Look closely; see its hollowness like bubbling foam.
    It is not worthy of your trust!
    Think night and day upon the utter certainty of death.

    2. This body is the ground of pain and every mental sorrow,
    A plenteous wellspring of defiled affliction.
    And yet you garland it with flowers,
    Adorning it with robes and jewels.
    But though you tend and wait on it
    With many a tasty gift of food and drink,
    At last it will not stay; it will decay and leave you.
    You cherish now the future food
    Of jackal, fox, and graveyard bird!
    Don’t think of it as something permanent and clean,
    But implement the holy teaching from this moment on.

    3. Brahmā, Śiva, Indra, great and powerful gods,
    Enjoy the greatest wealth in all the three dimensions of the world.
    They blaze with glory through their merit and renown,
    Yet in the contest with the Lord of Death
    They have no victory.
    Because they have achieved samādhi, they can live for aeons,
    Yet when their karma is used up, their hour of death arrives.
    Devas and asuras, rishis, those with magic power,
    The rulers and the ruled—unnumbered are their births,
    And not a single one without the fear of death!

    4. This lifetime passes like the weeping clouds
    Where dance the lightning garlands of the Lord of Death,
    And from them, day and night, there falls
    An endless rain to bathe the shoots
    That grow in the three levels of existence.

    5. The world and its inhabitants will pass.
    The universe is formed and then destroyed
    By seven fires, a flood, and then the scattering wind.
    The all-encircling sea, the continents,
    And even mighty Sumeru compounded of four jewels,
    All girded by the rings of lesser peaks—all this will pass.
    The time will come when all will have dissolved
    Into a single space.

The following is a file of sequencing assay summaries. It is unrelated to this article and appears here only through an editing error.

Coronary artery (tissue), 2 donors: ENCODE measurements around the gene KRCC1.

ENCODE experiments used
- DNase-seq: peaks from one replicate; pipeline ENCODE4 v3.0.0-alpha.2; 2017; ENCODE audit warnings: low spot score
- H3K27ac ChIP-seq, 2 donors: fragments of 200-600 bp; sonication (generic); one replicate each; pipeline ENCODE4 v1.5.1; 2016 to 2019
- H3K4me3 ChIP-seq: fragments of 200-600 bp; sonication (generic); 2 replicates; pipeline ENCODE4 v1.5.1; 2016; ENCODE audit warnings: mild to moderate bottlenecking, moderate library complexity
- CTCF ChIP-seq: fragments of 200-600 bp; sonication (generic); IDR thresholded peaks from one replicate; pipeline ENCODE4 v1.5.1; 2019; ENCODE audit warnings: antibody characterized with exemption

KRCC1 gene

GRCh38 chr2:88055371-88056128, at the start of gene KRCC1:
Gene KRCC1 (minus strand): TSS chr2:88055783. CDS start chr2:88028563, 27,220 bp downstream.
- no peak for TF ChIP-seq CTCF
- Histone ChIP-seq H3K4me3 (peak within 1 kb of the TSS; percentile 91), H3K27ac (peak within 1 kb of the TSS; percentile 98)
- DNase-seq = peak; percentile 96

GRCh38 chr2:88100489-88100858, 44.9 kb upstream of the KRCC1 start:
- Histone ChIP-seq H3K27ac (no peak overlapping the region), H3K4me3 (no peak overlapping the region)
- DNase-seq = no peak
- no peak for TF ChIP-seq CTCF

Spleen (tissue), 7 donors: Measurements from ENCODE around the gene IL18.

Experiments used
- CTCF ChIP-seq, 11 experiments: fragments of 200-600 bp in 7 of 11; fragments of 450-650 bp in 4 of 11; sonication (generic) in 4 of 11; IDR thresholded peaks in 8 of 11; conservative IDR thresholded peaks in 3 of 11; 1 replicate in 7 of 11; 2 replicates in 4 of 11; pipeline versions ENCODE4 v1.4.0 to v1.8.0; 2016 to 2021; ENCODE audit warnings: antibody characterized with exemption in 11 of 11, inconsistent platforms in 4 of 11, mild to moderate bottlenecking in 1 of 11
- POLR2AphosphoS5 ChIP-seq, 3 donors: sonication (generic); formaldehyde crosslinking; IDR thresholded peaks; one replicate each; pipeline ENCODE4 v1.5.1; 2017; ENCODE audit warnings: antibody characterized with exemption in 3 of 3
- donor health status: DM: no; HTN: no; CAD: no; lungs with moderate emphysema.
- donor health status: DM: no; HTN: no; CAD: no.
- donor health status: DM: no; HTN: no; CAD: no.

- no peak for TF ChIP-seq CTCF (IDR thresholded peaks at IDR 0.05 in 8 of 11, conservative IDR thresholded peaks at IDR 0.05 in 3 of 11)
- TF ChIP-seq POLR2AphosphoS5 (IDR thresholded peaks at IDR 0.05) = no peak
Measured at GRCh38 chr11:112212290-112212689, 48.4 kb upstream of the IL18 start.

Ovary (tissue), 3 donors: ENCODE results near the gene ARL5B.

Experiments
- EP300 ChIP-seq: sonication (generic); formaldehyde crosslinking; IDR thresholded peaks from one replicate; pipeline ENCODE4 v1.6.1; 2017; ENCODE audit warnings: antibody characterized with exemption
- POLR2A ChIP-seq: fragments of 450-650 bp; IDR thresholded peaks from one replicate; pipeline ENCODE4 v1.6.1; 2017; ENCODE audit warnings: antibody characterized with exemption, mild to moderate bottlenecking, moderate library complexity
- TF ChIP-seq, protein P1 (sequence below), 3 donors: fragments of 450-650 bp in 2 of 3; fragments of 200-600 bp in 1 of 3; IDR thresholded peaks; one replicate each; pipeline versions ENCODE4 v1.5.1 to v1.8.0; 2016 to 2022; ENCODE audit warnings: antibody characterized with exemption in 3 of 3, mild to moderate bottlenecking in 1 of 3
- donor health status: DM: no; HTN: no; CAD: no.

Remember this and practice Dharma from your heart.

    6. The Guide and Guardian of the world,
    Surrounded by a throng of the pratyekabuddhas, śrāvakas,
    And all the bodhisattva offspring of the Lord,
    Is like the peerless, hare-marked moon aloft in limpid skies,
    Amid a host of starry constellations.
    Clear, resplendent, radiant he shines,
    And yet he is impermanent:
    He demonstrates his passing to the state beyond all pain.
    And see how the unbounded sun
    Of his most precious Doctrine sets
    And disappears as the generations pass.
    Coreless like the plaintain tree,
    This form of human flesh,
    This mere illusion of a dwelling place,
    How can it not decay and be destroyed?

    7. Death therefore is sure;
    Uncertain is its when and where and how.
    This life is ever dwindling; no increment is possible.
    Many are death’s circumstances;
    Those that make life possible are few.
    You have so little time to live!
    Rein in your projects for the future—
    Better far to strive in Dharma from this very instant!

    8. This shelter built of the four elements,
    Endowed with mind adorned with its inhabitants—
    The thoughts that move—
    Arises through conditions.
    Thus it is compounded.
    Being so, it is destructible.
    Like a village crumbling down, it will not last.
    Be swift to practice holy Dharma!

    9. You’re momentary, ephemeral,
    Aflutter like a flame caught in a gale.
    When powerful dangers to your life descend,